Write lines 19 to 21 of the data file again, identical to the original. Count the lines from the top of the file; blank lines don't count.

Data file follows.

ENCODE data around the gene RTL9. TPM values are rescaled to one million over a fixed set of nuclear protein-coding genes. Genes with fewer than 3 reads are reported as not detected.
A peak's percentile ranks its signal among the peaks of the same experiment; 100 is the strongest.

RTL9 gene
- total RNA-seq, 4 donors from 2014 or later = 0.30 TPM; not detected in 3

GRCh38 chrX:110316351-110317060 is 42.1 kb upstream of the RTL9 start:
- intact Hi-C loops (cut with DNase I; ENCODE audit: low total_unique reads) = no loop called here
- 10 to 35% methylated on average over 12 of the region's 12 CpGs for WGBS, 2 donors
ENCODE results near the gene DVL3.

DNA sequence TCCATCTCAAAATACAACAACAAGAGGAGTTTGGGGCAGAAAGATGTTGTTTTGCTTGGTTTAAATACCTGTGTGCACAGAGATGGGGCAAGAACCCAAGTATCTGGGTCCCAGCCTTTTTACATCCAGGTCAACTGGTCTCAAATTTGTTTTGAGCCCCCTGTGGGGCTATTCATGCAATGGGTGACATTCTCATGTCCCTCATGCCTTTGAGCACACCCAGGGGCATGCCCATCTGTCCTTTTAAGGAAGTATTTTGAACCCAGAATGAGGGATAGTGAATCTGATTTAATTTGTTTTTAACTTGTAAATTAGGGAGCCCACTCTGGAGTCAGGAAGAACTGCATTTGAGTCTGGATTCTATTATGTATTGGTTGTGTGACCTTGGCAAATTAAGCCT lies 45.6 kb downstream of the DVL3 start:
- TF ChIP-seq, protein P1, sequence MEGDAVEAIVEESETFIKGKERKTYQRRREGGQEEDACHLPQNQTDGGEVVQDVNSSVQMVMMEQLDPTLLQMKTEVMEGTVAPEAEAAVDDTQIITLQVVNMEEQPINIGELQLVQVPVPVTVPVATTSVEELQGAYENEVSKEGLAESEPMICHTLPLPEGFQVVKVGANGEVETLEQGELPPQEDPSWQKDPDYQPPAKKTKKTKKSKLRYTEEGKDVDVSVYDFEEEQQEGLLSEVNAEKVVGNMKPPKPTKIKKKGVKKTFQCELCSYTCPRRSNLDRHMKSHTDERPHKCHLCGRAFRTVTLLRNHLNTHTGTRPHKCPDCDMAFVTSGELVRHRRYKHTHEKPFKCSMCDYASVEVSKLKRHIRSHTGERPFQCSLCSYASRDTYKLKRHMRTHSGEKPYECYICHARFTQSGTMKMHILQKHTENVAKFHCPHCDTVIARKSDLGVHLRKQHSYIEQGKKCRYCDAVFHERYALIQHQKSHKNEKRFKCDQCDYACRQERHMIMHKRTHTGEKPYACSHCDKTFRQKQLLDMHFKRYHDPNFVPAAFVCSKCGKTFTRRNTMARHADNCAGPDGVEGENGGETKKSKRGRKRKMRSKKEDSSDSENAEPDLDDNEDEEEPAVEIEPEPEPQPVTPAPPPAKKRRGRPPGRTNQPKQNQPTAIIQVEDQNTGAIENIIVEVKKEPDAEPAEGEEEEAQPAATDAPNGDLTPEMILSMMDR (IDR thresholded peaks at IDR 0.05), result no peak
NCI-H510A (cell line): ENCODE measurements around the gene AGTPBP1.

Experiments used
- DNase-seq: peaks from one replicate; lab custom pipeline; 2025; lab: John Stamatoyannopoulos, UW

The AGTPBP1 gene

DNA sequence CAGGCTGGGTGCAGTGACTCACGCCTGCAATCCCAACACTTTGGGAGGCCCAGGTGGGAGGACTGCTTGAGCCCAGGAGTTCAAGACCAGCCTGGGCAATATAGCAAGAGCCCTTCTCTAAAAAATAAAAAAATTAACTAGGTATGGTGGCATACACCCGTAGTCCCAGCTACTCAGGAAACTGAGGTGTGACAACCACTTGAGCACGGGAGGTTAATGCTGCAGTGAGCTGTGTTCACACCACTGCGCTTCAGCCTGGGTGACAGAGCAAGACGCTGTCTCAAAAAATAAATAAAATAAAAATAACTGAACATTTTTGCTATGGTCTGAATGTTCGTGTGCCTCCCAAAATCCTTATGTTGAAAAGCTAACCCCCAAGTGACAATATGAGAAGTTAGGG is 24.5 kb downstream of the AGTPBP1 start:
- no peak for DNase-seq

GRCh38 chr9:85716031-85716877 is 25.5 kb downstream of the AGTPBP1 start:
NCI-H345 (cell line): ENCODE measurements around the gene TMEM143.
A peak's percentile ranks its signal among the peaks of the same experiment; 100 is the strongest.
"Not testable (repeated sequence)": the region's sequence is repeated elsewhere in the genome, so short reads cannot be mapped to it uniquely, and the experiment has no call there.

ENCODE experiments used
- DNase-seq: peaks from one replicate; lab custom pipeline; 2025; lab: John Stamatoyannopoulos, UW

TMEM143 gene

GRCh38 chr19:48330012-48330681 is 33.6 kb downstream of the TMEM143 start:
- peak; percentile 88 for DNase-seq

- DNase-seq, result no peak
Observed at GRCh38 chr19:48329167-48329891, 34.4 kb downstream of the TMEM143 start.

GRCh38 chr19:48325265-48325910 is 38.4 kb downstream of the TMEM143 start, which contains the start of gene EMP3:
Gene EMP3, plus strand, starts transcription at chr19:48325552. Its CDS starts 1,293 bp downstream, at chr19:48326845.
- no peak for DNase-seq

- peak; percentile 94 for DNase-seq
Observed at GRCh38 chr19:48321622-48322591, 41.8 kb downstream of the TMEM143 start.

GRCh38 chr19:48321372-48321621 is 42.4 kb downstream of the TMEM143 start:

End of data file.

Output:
A peak's percentile ranks its signal among the peaks of the same experiment; 100 is the strongest.
"Not testable (repeated sequence)": the region's sequence is repeated elsewhere in the genome, so short reads cannot be mapped to it uniquely, and the experiment has no call there.

ENCODE experiments used